Iran HeritageIHF
The Cyrus Cylinder

Chief Executive’s Review - Year Ending 31st December 2015

Dr John Curtis2015 was my second year in charge of IHF and was marked by further progress in implementing organisational changes. To start with, we have laid the plans for governance reforms that will be introduced in 2016. Moving forward we will have two boards, a Trustees Board of reduced size that will meet six times a year and an Advisory Board that will meet once or twice a year. In addition, the new membership scheme goes from strength to strength and we already have more than 100 members. Membership of IHF entitles members to various benefits, but more than anything else it is a splendid way to demonstrate support for the Foundation and the work that it is doing. On a higher level a new Patrons’ Circle has been established under the chairmanship of Saman Ahsani; In the last year this group was able to enjoy dinners in the British Museum, the Courtauld and Tate Modern.

The highlights of the year were three conferences. The first, in January 2015, was on safeguarding cultural heritage in Iran. Although Iran has been spared from the appalling wonton destruction that we have seen over the last couple of years in Iraq and Syria, there is no room for complacency, as the rich cultural heritage of Iran is under threat from different forces, such as atmospheric pollution, development, and the construction of dams. A number of experts from around the world gathered to identify these threats and discuss possible measures to mitigate them. It was highly gratifying that three colleagues from Iran were able to join us, including Dr Mohammad Hassan Talebian, the Deputy Director of the Iranian Cultural Heritage Organization. This conference was followed by another in December also on cultural heritage but concerned with the destruction of monuments and memory principally in Iraq, Syria and North Africa. Although these terrible crimes have not been perpetrated in Iran, many of the monuments in question have Iranian connections and what is happening in the Middle East beyond Iran is of great concern for all those interested in the cultural heritage of Iran. This conference attracted a great deal of interest and it is intended to publish the proceedings in book form as soon as possible. A new departure for us was a third conference in June on Iran’s medical heritage at the Royal College of Surgeons. Apart from highly informative lectures about early Iranian medical pioneers such as Avicenna, there were fascinating talks from contemporary Iranian medical practitioners, all of whom are trail-blazers in their different medical fields. These conferences were supported by a series of monthly events. We had lectures about subjects as diverse as Cyrus the Great, Jewish communities in Iran, Persian gardens, the Caspian horse, and musical traditions in Iran. A day of poetry readings from Ahmad Karimi-Hakkak, Alan Williams and Narguess Farzad was particularly well attended. At the end of the year there was a celebration of Yalda, which is fast becoming a fixture in the annual IHF calendar. And it would be remiss of me not to mention the Norouz gala dinner, which as usual was a very enjoyable event. Entertainment was provided by the Iranian singer Arash.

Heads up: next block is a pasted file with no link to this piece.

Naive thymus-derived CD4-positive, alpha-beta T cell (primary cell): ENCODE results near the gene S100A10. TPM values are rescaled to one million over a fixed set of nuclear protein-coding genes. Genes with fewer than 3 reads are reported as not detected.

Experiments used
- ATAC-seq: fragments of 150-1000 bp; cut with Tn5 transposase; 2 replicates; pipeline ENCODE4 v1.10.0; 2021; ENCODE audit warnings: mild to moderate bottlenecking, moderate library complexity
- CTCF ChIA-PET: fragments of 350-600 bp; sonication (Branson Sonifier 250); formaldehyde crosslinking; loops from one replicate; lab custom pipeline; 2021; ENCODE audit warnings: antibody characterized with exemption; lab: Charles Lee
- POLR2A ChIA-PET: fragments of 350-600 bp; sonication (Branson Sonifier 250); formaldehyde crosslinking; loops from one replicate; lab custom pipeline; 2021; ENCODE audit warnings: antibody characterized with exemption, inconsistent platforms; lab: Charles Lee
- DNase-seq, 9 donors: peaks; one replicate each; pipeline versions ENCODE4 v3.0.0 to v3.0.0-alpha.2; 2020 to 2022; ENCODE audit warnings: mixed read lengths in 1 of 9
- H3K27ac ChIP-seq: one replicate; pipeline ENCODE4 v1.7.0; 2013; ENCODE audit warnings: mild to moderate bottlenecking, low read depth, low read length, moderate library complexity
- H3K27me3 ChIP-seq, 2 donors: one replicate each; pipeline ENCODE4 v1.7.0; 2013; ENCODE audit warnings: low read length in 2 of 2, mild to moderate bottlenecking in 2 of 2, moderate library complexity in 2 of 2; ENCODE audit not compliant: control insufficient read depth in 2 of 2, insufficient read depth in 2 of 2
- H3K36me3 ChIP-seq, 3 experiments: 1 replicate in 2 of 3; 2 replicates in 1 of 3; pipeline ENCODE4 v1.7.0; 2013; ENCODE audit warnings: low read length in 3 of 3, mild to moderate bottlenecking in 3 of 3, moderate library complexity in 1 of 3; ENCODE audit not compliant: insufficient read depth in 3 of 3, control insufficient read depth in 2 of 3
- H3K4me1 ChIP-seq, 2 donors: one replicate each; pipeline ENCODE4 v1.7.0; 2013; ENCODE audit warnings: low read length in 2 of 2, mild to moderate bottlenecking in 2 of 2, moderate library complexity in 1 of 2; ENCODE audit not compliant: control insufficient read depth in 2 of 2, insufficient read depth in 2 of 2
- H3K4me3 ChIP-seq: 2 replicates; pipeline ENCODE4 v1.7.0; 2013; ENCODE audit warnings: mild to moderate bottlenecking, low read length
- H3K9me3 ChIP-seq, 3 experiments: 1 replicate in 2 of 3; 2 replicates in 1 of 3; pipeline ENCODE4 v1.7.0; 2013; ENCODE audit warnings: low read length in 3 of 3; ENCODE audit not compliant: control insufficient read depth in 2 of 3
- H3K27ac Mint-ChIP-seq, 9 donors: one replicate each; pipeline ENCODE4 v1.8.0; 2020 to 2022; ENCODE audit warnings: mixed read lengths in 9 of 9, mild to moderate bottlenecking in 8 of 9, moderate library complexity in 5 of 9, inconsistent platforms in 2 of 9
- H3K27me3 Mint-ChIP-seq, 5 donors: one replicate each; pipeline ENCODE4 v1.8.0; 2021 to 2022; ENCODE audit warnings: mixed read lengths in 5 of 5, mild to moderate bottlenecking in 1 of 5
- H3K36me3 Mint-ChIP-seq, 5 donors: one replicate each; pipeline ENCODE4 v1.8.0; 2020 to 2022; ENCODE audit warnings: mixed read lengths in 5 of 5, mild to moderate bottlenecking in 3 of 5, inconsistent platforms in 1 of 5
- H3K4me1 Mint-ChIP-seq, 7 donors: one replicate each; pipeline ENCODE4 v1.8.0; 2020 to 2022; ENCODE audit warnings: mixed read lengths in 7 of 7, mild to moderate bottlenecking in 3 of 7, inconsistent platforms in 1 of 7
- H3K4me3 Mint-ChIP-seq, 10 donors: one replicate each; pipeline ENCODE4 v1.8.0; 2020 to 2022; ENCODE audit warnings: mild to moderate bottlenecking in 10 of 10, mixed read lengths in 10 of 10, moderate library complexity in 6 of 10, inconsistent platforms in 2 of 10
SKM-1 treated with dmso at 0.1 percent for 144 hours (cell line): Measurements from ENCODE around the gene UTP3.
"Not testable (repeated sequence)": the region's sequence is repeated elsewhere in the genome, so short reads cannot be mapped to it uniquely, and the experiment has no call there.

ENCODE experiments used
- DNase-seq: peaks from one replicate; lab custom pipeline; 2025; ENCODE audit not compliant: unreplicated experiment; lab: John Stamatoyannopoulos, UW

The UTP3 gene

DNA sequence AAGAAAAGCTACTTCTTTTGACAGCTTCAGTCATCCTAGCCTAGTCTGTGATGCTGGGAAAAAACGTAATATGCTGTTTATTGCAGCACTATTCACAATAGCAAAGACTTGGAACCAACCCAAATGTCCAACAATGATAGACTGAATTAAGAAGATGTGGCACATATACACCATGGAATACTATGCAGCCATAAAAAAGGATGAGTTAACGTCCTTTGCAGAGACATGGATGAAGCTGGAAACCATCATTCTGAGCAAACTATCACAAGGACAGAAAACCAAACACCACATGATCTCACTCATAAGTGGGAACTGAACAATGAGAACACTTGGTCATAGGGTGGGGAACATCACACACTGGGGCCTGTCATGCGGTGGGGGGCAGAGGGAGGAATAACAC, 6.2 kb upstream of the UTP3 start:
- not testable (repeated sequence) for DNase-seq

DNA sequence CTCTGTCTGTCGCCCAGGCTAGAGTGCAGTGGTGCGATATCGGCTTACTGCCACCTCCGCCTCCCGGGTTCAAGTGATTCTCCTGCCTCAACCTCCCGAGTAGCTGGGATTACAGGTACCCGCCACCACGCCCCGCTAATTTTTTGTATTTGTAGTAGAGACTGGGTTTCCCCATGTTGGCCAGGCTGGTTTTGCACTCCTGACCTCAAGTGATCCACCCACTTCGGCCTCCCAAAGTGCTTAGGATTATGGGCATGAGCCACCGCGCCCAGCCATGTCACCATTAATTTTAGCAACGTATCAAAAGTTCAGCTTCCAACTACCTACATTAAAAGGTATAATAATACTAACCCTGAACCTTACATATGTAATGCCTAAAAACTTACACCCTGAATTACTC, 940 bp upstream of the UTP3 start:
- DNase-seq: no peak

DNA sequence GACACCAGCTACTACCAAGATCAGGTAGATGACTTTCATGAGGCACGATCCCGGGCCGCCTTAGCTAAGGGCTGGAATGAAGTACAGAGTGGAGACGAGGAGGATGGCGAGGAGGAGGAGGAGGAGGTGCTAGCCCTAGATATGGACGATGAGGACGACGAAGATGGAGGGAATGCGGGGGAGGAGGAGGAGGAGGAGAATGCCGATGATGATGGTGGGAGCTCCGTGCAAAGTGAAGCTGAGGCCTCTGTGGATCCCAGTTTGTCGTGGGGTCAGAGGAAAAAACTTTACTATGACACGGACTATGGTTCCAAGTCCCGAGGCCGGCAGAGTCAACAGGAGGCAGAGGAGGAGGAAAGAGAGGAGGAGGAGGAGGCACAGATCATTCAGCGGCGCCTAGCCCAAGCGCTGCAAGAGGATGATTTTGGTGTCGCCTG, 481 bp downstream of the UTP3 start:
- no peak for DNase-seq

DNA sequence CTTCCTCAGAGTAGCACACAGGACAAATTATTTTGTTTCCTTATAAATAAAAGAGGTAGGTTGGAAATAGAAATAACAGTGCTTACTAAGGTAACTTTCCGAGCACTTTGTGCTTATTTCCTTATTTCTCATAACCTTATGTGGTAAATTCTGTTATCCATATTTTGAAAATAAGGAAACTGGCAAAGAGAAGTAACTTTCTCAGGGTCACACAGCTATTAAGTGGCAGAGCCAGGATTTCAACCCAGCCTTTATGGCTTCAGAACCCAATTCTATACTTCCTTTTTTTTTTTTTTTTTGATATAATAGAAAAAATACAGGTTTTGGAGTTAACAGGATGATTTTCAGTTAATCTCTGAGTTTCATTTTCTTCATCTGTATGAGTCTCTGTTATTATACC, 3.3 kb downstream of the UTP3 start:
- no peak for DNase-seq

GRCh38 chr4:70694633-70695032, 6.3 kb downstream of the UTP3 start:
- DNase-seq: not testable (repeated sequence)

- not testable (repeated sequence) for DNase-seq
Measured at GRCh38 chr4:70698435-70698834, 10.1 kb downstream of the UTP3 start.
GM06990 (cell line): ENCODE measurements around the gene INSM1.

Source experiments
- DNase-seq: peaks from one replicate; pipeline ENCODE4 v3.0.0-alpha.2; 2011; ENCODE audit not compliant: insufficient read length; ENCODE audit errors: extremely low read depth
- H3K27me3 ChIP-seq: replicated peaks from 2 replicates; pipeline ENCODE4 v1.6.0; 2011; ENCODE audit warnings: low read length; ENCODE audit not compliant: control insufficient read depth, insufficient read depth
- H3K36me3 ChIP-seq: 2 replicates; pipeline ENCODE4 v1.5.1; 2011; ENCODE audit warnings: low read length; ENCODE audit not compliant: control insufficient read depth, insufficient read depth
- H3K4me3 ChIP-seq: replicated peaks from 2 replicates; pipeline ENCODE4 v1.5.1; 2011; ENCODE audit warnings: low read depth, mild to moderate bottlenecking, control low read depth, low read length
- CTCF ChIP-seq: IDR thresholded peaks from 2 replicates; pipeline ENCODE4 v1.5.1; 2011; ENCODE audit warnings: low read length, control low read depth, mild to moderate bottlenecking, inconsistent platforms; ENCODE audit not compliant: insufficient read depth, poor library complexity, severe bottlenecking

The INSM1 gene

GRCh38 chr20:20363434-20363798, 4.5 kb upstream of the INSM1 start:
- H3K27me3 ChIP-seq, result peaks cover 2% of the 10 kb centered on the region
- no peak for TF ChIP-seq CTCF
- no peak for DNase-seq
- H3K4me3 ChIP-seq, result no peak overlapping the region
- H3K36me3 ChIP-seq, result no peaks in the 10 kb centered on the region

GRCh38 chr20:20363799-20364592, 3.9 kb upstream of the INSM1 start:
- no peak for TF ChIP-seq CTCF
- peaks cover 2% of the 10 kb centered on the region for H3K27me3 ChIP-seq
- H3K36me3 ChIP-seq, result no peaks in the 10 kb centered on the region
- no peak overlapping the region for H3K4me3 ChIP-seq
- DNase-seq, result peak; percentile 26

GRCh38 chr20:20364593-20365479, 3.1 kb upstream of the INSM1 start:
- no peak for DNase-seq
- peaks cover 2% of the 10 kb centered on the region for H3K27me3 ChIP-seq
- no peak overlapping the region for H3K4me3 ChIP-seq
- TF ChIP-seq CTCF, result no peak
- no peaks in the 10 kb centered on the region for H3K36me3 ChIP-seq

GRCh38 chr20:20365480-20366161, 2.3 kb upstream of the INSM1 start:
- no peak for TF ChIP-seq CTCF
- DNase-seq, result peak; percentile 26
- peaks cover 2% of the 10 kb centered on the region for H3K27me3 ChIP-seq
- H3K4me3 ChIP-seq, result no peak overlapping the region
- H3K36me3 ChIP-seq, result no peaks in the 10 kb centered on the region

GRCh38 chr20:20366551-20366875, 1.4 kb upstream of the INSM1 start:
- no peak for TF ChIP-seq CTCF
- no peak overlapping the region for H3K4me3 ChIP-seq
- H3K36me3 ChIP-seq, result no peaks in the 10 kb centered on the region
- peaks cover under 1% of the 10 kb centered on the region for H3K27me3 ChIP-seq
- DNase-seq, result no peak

Throughout the year IHF was pleased to continue working with its institutional partners. We were able this year to support posts and fellowships at the British Museum, the British Library, the Victoria and Albert Museum, Tate Modern, the Courtauld Institute of Art, and the Universities of London (SOAS), Reading and Edinburgh. We set great store by this scheme, which is an effective way of cementing relations with partner institutions and provides the opportunity for mutually valuable collaboration and exchange of views. We also continued to give two types of grants, for academic research and for work on the contemporary arts. In the latter connection, the remit of the new committee on Contemporary Practices in Visual and Performing Arts was formalised during the year.

There has been just one staff change during the year. Alice Piller Roner left us in August to work for another charity, and we were joined in November by Massoumeh Safinia who was previously the holder of an IHF Fellowship at the British Museum. I would like to take this opportunity to thank all IHF staff for their efforts, as well as our honorary treasurer Bardia Panahy and honorary secretary Kimya Kamshad and the ladies of the Norouz Committee who have laboured so hard and given feely of their time on behalf of IHF. Lastly, we all owe a debt of gratitude to the Trustees who contribute generously to the running costs of IHF. Without them, the organisation would founder.

In the course of 2015 agreement was reached on the so-called nuclear issue, which it is hoped will usher in a new era of cooperation and collaboration between Iran and countries in the west, including on the cultural front. This could result in due course in the exchange of exhibitions, the organisation of joint cultural events, and so on. With its connections in Iran and the UK, the IHF is uniquely well placed to take a lead in any new initiatives, and we stand ready to provide help and support to any museum or university seeking to get involved in Iran. 2016 is the 20th anniversary year of IHF and I believe we are poised on the threshold of a bright future.

Dr. John E. Curtis, OBE, FBA
Chief Executive Officer